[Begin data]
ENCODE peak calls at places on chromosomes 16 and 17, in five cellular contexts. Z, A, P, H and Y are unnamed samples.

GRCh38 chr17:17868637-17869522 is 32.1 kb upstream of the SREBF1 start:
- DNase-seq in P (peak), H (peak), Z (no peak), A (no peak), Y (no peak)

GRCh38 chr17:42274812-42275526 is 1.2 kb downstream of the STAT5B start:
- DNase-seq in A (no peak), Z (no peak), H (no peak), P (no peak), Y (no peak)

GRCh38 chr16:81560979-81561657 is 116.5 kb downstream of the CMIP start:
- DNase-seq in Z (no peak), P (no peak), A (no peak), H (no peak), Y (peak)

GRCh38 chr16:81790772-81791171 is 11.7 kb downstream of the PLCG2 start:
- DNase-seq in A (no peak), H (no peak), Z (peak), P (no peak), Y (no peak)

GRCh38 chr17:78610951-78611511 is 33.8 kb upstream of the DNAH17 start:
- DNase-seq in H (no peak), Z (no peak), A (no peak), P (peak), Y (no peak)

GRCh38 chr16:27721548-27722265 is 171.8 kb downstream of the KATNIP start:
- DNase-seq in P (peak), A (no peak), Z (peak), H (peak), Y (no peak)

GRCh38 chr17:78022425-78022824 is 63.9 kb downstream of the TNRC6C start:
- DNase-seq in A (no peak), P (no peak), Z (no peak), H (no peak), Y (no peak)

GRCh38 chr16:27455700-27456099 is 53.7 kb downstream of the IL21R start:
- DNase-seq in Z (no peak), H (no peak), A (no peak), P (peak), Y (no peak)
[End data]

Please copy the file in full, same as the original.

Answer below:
ENCODE peak calls at places on chromosomes 16 and 17, in five cellular contexts. Z, A, P, H and Y are unnamed samples.

GRCh38 chr17:17868637-17869522 is 32.1 kb upstream of the SREBF1 start:
- DNase-seq in P (peak), H (peak), Z (no peak), A (no peak), Y (no peak)

GRCh38 chr17:42274812-42275526 is 1.2 kb downstream of the STAT5B start:
- DNase-seq in A (no peak), Z (no peak), H (no peak), P (no peak), Y (no peak)

GRCh38 chr16:81560979-81561657 is 116.5 kb downstream of the CMIP start:
- DNase-seq in Z (no peak), P (no peak), A (no peak), H (no peak), Y (peak)

GRCh38 chr16:81790772-81791171 is 11.7 kb downstream of the PLCG2 start:
- DNase-seq in A (no peak), H (no peak), Z (peak), P (no peak), Y (no peak)

GRCh38 chr17:78610951-78611511 is 33.8 kb upstream of the DNAH17 start:
- DNase-seq in H (no peak), Z (no peak), A (no peak), P (peak), Y (no peak)

GRCh38 chr16:27721548-27722265 is 171.8 kb downstream of the KATNIP start:
- DNase-seq in P (peak), A (no peak), Z (peak), H (peak), Y (no peak)

GRCh38 chr17:78022425-78022824 is 63.9 kb downstream of the TNRC6C start:
- DNase-seq in A (no peak), P (no peak), Z (no peak), H (no peak), Y (no peak)

GRCh38 chr16:27455700-27456099 is 53.7 kb downstream of the IL21R start:
- DNase-seq in Z (no peak), H (no peak), A (no peak), P (peak), Y (no peak)